The “License to Kill” Bill Is As Terrifying As It Sounds

The Regulatory Reform Act would make regulating industries—and protecting the health of consumers—much more difficult.

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Earlier this year, White House Chief Strategist Steve Bannon said the Trump administration will be fighting regulations at every turn through “the deconstruction of the administrative state.” The Regulatory Accountability Act, dubbed the “License to Kill bill” by some environmental groups, may kick off that trend by making reining in the industry much more difficult. The act passed the House in January, and the Senate is now working on its own version. Public health experts and environmental scientists worry that if passed, the legislation would have dire consequences for the health and safety of average Americans.

Government rules and regulations protect consumers in dozens of ways: For instance, think of the laws that require air bags and seat belts in cars, rules that cut down on air and water pollution, control the tobacco industry, ensure food safety, or rein in pesticide use. These rules, enforced by federal agencies like the Food and Drug Administration and the Environmental Protection Agency, can take many years to get approved. They require lengthy vetting involving research, panels of scientists, and comments from industry experts and the general public.

Advocates for regulatory reform say federal rules, especially those costing upwards of $100 million, have gotten out of hand, and that less regulation will increase innovation and boost economic growth. In an opinion post in The Hill, William Kovacs, vice president of Environment, Technology, and Regulatory Affairs of the US Chamber of Commerce, wrote that the Regulatory Accountability Act would allow Congress to “make sure that for the costliest one-half of one percent of regulations, the agencies do a better job at finding the facts, getting the science right, involving the public, and ensuring the benefits outweigh the cost.”

But environmental groups worry that the bill favors large corporations over individuals, for instance by making it harder to enact laws protecting consumers from dangerous substances. Take asbestos. This naturally occurring substance was once used for creating heat resistant materials such as building insulation, and is now commonly used in the manufacturing of brake pads and chlorine. The cancer-causing effects of asbestos are widely known. Although the chemical is banned from most products, there’s no federal ban. Given that about 2,500 people die from mesothelioma, a cancer linked to exposure to asbestos, every year, public health experts have been awaiting a federal rule on the material after its original rule was reversed 26 years ago. (In 1989, the EPA issued a final rule banning asbestos, but that rule was overturned two years later by a court of appeals.) Asbestos is again up for EPA review this year. During his Senate confirmation hearing last January, EPA chief Scott Pruitt dodged the question of whether he’d be for an asbestos ban. In his 1997 book, The Art of the Comeback, Trump claimed the nasty chemical “got a bad rap.”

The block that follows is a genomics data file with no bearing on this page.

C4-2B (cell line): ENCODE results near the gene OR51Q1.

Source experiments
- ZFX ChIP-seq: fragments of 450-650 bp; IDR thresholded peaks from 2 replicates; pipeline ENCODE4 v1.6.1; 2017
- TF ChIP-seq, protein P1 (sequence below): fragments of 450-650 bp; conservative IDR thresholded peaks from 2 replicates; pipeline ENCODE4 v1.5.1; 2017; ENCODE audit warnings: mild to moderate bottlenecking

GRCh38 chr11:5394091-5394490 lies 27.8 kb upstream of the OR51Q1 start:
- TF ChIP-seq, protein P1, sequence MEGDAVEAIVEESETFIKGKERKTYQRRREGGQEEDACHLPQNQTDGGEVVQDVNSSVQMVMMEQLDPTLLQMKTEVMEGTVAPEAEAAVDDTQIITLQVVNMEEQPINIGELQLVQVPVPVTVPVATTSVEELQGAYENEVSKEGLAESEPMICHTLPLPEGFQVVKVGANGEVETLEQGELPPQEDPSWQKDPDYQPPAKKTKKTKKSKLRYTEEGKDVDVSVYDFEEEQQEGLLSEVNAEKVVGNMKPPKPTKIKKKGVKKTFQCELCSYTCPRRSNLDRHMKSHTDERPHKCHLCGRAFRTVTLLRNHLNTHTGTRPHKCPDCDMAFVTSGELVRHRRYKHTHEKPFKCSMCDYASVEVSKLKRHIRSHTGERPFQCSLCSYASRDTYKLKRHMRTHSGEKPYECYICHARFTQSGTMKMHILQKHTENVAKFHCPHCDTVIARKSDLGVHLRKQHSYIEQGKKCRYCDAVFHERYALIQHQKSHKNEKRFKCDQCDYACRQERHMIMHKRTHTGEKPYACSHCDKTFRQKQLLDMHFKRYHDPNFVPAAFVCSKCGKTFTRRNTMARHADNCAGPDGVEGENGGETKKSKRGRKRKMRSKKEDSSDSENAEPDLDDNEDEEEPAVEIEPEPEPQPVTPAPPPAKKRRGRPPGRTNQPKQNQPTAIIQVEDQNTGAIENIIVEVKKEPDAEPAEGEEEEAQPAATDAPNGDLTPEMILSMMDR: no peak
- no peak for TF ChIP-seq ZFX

In his 1997 book, The Art of the Comeback, Trump claimed asbestos had “gotten a bad rap.” 

And if the Regulatory Accountability Act becomes law, the chances of the EPA banning asbestos would be significantly more difficult, according to Richard Denison, lead senior scientist at the Environmental Defense Fund. Denison says the RAA would require the EPA to prove that its decision to ban it is the most “cost effective” option and that the benefits able to be quantified from banning it would outweigh the costs of doing so. The bill would also allow anyone to question the agency’s decision, moving the rule to a hearing and requiring testimonies before an administrative law judge. “This is going to impose so many additional requirements on an agency to regulate anything,” Denison said. “It’s a recipe for grinding regulatory activity to a halt merely by making it that much more difficult to do.”

Senator Rob Portman (R-Ohio) introduced the Senate version of the Regulatory Accountability Act, along with Senator Heidi Heitkamp (D-ND). The Environmental Working Group determined that 35 percent of the donors to Heitkamp’s campaign also supported or lobbied in favor of the act. These donors have ties to or work for corporations such as BP, Exxon, Home Depot, and Walmart—industry giants that might love to be rid of burdensome, expensive regulations.

Fourteen national environmental groups are urging the Senate to vote against the bill. Scott Faber, vice president of policy at the Environmental Working Group, said if the Regulatory Accountability Act passes, its effects would be felt long after the President has left office. “Trump is temporary but the ‘License to Kill bill’ is forever,” Faber said. “If Congress permanently throws sand into the gears of our regulatory process that creates consumer protections, it will be a generation or more until we can undo the damage.”